Excerpt from a comic book to help Indonesian Muslims prepare for the hajj, with information ranging
from formal religious rituals to advice on „Arab customs.‟ A. Luqman, Cara Mabrur Naik Haji dan Umrah.
Jakarta: Nirmana, 2000, pp. 100-101.
Translation by James Wilson.
1 Title of cartoon: Arab Culture
2 The traditions and habits of Arabs are very different from ours. Please get to know
their habits and traditions.
3a Title: “If negotiating prices”
3b Text: Merchants have an “I could care less” attitude; they almost never bargain. If
the seller says “Kalam Wahid” or “Kalam Akhir” it means the price is already
cheap and don‟t haggle anymore.
Far left: “How about 5 Riyals per kilo for the apples?”
Far Right: “Brother , he already said no more bargaining. If you‟re going to buy
then buy. If not, then leave it.”
4a Title: “If Arguing”
4b Text: Say “Shallu’alan Nabi” repeatedly if arguing or bickering with an Arab.
Usually they will immediately back off.
4c Quotes: “Afwan” Arabic for maaf, meaning “please forgive me”
Woman on right: “Surprising—you shouted „Shallu’alan Nabi’ and that Arab‟s anger
5a Title: “Don‟t touch their butt”
5b Text: “Saudi Arabians get insulted and angry when you touch their butt, whether
on purpose or by accident.
5c Quote: “I‟m sorry, I swear it wasn‟t on purpose.”
6a Title: “Stroking the Beard”
6b Text: Saudi Arabians really like to touch or pat peoples‟ heads. Don‟t get insulted if
your head keeps getting touched by Saudi Arabians. Usually Arab men have a
long beard, and it gives them pleasure when it‟s stroked or touched.
6c Quote: “Excuse me, uncle , I touched your butt by accident .”
7a Title: “Closed at the time of Sholat”
These are Arabic phrases the reader is being informed to listen for.
In Indonesian, this is a common term showing camaraderie, and it does not necessitate familial relation.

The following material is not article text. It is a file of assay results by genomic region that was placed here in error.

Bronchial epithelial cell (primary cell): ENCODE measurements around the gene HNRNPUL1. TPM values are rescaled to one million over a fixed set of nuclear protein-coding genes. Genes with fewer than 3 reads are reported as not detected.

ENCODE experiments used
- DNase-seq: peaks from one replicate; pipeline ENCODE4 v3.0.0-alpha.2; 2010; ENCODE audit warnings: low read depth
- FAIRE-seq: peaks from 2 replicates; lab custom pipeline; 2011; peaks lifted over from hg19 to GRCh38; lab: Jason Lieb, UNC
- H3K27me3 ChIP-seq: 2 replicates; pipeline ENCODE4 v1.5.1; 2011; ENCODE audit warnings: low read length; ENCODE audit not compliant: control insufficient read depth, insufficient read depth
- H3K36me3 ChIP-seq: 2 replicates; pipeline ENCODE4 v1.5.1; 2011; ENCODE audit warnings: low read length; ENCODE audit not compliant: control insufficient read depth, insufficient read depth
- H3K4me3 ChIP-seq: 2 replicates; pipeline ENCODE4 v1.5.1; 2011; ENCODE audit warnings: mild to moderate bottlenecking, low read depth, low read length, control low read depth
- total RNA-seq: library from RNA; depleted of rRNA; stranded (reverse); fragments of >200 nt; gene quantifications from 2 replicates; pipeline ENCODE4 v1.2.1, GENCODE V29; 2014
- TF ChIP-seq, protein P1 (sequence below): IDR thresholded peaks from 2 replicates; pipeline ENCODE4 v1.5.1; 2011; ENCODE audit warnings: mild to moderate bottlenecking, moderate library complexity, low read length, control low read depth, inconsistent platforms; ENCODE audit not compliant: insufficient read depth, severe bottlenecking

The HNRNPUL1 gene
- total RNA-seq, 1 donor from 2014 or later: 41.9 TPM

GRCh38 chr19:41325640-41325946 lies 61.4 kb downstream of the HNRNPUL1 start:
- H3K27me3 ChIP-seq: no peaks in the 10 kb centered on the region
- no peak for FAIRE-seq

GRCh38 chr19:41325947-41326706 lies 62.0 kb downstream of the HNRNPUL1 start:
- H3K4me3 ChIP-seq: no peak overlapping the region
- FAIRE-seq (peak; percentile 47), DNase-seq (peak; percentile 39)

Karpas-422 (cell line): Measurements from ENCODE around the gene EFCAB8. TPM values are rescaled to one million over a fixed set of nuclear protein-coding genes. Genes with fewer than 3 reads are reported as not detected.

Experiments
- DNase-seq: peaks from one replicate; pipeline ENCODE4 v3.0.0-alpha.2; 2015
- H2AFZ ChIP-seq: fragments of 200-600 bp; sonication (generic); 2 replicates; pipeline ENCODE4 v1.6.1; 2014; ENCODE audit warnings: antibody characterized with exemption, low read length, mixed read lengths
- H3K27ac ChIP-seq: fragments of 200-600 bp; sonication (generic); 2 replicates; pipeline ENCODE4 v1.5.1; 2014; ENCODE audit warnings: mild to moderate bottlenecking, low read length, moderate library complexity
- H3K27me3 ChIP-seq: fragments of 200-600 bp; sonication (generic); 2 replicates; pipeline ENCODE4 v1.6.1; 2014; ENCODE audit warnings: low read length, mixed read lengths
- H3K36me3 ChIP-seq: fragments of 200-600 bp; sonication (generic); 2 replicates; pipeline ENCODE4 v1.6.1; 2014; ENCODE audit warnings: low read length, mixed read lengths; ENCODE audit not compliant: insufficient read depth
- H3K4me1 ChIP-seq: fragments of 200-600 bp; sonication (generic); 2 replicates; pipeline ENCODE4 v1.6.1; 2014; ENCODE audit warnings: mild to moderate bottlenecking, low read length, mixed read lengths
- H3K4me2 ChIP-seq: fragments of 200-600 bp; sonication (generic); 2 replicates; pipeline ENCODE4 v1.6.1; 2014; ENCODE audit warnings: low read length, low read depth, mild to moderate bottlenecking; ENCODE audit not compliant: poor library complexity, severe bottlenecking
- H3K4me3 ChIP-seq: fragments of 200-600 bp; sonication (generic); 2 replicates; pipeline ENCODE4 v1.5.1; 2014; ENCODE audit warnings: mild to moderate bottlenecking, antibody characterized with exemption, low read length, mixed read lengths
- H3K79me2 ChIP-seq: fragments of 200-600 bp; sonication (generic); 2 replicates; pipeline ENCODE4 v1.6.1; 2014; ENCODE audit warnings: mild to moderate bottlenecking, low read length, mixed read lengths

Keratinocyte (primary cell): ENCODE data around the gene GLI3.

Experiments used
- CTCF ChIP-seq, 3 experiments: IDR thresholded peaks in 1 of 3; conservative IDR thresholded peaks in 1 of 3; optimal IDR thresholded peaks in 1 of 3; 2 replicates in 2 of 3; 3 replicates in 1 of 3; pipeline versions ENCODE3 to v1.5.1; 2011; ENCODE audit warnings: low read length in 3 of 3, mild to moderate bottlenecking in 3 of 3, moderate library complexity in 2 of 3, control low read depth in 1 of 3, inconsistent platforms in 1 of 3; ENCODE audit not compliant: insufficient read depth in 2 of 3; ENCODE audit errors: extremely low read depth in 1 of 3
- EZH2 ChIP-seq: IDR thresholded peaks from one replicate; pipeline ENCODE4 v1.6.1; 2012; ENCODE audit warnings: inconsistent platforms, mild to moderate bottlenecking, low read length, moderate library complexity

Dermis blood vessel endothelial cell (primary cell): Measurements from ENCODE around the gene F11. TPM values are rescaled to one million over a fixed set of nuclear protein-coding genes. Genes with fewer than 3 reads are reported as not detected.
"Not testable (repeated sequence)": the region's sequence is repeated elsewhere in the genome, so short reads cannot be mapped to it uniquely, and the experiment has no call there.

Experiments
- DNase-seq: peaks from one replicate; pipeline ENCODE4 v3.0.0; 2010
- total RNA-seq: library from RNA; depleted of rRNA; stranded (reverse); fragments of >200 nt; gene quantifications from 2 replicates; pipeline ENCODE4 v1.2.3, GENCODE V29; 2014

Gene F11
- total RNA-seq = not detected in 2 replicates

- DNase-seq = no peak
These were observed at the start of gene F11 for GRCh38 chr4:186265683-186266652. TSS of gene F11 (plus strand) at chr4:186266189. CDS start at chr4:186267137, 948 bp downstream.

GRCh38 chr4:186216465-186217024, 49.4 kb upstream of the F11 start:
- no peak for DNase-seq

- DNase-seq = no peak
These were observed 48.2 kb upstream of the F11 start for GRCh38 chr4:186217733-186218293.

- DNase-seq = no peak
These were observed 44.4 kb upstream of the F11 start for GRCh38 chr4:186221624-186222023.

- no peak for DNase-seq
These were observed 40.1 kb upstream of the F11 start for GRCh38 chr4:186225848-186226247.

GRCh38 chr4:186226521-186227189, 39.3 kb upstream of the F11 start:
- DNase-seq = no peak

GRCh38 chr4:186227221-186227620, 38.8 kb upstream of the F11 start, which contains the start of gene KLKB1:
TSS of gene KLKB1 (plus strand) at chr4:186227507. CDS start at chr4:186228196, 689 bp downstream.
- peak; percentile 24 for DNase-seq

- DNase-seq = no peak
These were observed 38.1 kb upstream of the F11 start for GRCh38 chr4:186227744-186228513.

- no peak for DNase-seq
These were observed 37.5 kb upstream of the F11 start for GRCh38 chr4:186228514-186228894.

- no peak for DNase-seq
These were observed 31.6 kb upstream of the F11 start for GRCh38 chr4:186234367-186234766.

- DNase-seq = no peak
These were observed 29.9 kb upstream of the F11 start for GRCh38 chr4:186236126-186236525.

An Arabic phrase.
A common term of endearment in Indonesian for a man older than the speaker who has, or could have, an avuncular relationship with the speaker; it does not necessitate
The humor in this frame is that the Arab is deriving such pleasure from having his beard stroked that he doesn‟t notice that the child touched his butt.
Sholat are Islam‟s ritual prayers conducted at particular times and marked by specific recitations and prostrations.
7b Text: Stores close when the call to prayer is heard.
Merchant: “Closed for now!”
From the Mosque: “God is greater than…”
8a Title: “You need to kiss the Rukun Yamani”
8b Text: Rukun Yamani is the corner opposite the Hajan Aswad. Each time you
arrive in the Rukun Yamani you must kiss it (the Hajan Aswad) or raise
your hands (without kissing) and say: Bismallahi Wallahu Akbar.
9a Title: “Tawaf 7 times around”
9b Text: The ritual called Tawaf is executed by walking around the perimeter of the
Ka‘ba seven times. There are several ways to count the number of times you
circle the Ka‘ba:
1. Count with the fingers of your right hand
2. Move a rubber bracelet from your left hand to your right hand.
3. Each prayer that is read shows that one circumambulation has been completed.
10a Title: “Multazam, Abraham‟s Grave, Hijir [see 12b, below] and the Water from the
10b Text: Offering your desires at Multazam: Pray in the Multazam, which is the place